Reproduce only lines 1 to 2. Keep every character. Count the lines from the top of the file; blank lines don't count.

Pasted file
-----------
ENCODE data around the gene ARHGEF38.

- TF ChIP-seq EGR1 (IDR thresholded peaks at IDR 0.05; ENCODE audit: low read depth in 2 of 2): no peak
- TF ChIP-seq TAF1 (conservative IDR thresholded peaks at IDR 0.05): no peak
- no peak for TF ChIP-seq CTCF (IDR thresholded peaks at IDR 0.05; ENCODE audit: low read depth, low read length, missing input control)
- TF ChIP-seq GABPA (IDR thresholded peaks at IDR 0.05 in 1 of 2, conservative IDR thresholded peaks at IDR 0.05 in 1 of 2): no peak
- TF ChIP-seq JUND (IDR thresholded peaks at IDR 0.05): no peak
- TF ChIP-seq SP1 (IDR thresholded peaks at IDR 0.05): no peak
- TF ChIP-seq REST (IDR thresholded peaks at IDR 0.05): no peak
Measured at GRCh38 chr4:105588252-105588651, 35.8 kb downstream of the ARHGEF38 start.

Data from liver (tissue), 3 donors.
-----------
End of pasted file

ENCODE data around the gene ARHGEF38.

- TF ChIP-seq EGR1 (IDR thresholded peaks at IDR 0.05; ENCODE audit: low read depth in 2 of 2): no peak